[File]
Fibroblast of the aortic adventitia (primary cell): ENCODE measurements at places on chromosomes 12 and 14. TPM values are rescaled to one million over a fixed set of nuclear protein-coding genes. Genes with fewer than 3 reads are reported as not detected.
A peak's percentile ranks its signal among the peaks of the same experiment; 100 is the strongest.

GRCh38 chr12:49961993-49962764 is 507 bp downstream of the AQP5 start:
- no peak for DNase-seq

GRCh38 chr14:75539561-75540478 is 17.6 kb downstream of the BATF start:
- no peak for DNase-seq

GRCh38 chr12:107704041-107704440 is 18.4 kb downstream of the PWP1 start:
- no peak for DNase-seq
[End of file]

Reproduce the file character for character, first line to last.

Fibroblast of the aortic adventitia (primary cell): ENCODE measurements at places on chromosomes 12 and 14. TPM values are rescaled to one million over a fixed set of nuclear protein-coding genes. Genes with fewer than 3 reads are reported as not detected.
A peak's percentile ranks its signal among the peaks of the same experiment; 100 is the strongest.

GRCh38 chr12:49961993-49962764 is 507 bp downstream of the AQP5 start:
- no peak for DNase-seq

GRCh38 chr14:75539561-75540478 is 17.6 kb downstream of the BATF start:
- no peak for DNase-seq

GRCh38 chr12:107704041-107704440 is 18.4 kb downstream of the PWP1 start:
- no peak for DNase-seq